Rembrandt and the Elder Son
The Elder Son Leaves
The Elder Son’s Return
Welcome! Before us is another week of rich exploration through which Henri takes us to a new understanding of ourselves as the Elder son, and leads us once again to lay our hearts before God.
1) Henri writes that both the younger son and the elder son needed healing and forgiveness and to return home to the father’s love. “…it is clear that the hardest conversion to go through is the conversion of the one who stayed home.” (p 66)
a) Have you ever been lost while at still home?
b) Now that we have read about both the Younger and the Elder son, do you agree with Henri that the the hardest conversion to go through is the conversion of the one who stayed home? Have you experienced this in your life?
2) “Complaining is self-perpetuating and counterproductive… Once the self-rejecting complaint has formed in us, we lose our spontaneity to the extent that even joy can no longer evoke joy in us… joy and resentment cannot coexist…” (p 68)
a) Henri links our complaining with the self-rejection. Have you experienced this?
b) How did you turn from self-rejecting resentment and complaining to acceptance of the Father’s love and the resulting joy?
3) Henri points us to the great hope of liberation from such resentments. He gives us the very important reminder that “I can only be healed from above” and that “Jesus is God’s way of making the impossible possible – of allowing light to conquer darkness” (p71, p82). He encourages us that we can prepare ourselves to be found and brought home through the disciplines of trust and gratitude.
a) In order to practice trust, how can you regularly remind yourself of the truth of God’s love for you. How can you claim it? (We also talked about this last week).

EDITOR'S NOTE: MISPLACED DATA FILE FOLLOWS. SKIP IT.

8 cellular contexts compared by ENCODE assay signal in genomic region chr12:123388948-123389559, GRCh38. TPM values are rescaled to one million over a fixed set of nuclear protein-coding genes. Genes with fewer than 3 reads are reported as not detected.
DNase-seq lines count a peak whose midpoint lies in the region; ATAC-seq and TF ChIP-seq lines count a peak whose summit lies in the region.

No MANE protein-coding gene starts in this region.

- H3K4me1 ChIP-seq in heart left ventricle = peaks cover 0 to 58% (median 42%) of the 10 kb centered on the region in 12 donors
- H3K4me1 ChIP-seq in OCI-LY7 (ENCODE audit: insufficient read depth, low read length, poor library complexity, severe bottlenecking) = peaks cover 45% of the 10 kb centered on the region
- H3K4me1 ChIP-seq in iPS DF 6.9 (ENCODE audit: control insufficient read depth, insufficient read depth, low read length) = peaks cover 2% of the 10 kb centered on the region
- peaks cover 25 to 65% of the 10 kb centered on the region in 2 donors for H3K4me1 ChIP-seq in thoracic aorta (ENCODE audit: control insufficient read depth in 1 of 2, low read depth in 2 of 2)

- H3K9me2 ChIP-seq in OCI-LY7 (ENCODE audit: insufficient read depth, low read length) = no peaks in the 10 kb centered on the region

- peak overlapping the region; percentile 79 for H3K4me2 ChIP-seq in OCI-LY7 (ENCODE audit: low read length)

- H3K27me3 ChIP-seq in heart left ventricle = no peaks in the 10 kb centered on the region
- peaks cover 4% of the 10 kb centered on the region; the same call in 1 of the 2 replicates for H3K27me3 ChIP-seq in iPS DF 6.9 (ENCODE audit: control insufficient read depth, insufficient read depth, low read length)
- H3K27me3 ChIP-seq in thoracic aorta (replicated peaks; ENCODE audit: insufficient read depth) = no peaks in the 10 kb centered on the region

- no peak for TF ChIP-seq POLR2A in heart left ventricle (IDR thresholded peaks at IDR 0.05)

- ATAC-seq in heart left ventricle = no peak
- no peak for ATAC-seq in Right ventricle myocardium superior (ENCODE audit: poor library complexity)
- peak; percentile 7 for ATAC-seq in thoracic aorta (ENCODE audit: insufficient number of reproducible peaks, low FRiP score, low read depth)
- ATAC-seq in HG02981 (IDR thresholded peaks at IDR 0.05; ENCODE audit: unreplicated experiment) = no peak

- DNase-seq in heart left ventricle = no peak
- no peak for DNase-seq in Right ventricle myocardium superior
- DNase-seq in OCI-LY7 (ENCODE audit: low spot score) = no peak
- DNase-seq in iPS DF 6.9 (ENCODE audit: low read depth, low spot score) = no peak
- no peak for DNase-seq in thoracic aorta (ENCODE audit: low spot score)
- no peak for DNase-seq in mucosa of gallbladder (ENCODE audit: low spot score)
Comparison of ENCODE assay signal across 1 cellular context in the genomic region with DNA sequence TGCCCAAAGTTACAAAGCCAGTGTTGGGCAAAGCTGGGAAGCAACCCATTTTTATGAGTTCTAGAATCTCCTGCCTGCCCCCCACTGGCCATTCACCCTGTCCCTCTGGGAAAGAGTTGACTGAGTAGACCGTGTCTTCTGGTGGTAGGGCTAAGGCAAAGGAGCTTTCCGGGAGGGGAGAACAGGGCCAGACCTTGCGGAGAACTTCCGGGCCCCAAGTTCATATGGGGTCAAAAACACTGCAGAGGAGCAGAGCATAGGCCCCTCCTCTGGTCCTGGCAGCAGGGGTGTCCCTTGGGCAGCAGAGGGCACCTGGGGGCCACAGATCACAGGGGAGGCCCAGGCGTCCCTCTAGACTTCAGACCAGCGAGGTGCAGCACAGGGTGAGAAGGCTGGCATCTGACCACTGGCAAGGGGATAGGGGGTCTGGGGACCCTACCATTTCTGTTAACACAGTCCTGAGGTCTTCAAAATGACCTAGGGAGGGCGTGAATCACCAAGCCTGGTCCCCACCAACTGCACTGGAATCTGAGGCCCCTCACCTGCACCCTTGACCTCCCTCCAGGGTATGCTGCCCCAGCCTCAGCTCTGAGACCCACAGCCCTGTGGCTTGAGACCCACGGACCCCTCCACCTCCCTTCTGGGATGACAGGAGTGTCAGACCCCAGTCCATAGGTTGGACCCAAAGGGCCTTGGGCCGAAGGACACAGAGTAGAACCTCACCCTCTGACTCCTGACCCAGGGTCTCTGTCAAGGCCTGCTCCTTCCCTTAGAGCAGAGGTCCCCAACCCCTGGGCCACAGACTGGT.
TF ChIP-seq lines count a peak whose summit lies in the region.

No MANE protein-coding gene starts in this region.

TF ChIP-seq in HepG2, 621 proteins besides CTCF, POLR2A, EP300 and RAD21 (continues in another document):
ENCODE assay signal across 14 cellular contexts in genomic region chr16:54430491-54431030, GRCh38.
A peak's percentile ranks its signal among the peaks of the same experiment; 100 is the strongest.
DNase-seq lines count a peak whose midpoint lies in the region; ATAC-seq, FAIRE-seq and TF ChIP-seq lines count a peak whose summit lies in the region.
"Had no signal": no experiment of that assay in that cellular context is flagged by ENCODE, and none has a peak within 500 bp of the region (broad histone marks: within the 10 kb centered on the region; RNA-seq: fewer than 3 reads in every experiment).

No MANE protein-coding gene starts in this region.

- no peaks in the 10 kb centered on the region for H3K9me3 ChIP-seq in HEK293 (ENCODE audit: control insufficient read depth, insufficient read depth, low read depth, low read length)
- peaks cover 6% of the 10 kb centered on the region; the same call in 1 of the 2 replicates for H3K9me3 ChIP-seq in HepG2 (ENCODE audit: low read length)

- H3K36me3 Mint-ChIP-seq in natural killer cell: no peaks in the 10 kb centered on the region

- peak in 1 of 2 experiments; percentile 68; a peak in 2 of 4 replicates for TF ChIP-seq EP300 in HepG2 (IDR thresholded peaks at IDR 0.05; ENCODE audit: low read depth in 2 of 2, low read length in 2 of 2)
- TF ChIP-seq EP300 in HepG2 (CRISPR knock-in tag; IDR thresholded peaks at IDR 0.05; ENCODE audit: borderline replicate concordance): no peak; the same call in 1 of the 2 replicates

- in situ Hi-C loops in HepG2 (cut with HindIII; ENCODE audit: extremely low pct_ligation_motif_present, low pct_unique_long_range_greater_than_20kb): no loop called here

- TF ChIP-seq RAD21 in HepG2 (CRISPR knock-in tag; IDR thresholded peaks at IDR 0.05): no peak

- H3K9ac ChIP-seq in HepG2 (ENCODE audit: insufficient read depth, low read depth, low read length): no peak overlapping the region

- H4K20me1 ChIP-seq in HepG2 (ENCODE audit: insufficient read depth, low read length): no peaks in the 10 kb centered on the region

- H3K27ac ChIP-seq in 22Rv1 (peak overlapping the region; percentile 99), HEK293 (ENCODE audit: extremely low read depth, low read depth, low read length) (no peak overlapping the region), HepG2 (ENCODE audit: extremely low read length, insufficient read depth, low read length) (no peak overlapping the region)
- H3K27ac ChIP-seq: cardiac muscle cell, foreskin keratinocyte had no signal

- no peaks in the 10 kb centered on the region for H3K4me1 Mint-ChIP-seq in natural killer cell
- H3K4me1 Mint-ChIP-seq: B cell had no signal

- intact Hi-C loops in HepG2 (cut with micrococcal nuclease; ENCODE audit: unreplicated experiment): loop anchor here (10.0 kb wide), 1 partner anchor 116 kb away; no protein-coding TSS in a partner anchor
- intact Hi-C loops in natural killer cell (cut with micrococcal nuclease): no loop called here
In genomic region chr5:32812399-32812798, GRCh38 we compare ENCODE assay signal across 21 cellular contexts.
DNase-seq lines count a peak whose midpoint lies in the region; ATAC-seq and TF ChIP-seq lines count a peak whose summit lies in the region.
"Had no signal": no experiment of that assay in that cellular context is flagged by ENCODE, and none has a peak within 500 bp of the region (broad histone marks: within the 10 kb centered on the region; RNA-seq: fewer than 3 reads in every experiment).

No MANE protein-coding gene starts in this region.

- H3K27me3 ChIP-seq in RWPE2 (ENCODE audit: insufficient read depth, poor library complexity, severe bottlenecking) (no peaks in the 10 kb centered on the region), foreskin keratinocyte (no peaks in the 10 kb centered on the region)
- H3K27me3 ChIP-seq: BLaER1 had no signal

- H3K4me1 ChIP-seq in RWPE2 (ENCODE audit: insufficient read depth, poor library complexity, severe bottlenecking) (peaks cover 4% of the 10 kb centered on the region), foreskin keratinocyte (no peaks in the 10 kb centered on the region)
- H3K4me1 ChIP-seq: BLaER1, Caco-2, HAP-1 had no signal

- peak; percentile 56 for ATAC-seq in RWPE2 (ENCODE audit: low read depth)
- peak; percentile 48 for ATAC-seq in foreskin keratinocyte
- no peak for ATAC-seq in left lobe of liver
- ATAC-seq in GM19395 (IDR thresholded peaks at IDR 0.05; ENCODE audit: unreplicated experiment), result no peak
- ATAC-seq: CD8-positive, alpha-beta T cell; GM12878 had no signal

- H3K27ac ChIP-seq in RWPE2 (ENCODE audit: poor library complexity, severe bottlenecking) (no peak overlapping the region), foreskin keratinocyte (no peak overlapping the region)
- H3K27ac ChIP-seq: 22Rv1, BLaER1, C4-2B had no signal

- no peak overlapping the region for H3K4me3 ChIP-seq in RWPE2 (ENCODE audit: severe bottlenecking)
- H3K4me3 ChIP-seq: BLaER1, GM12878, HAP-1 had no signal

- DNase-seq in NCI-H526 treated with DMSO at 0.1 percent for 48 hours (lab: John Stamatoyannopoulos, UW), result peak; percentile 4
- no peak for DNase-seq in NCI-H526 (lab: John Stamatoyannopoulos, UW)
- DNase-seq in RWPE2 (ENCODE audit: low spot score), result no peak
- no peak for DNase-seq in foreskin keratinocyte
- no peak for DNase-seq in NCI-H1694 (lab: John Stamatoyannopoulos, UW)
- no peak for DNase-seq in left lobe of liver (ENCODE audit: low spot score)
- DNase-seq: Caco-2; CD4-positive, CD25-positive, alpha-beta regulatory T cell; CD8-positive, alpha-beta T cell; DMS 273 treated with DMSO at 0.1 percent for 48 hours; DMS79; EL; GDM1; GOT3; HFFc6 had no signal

b) How do you understand the discipline of gratitude? Have you found a way to choose gratitude every day?
c) Henri reminds us of the Estonian proverb that says “Who does not thank for little will not thank for much.” You are invited to choose something in your life, and share your sense of gratitude today.
4) Henri touches on his relationship with his father. He recognizes he was looking to his earthly father for a kind of love that could not be found through an earthly relationship.
a) Do you have such a relationship in your life? How might you take a step towards releasing that expectation, and instead opening yourself to a true dependence on the divine Father who says “You are always with me, and all I have is yours” (p78).
b) How might this free you to give and receive love?
As always, there is so much to be explore in this text. We very much look forward to hearing from you about whatever comes up for you as you read and reflect.
Ray and Brynn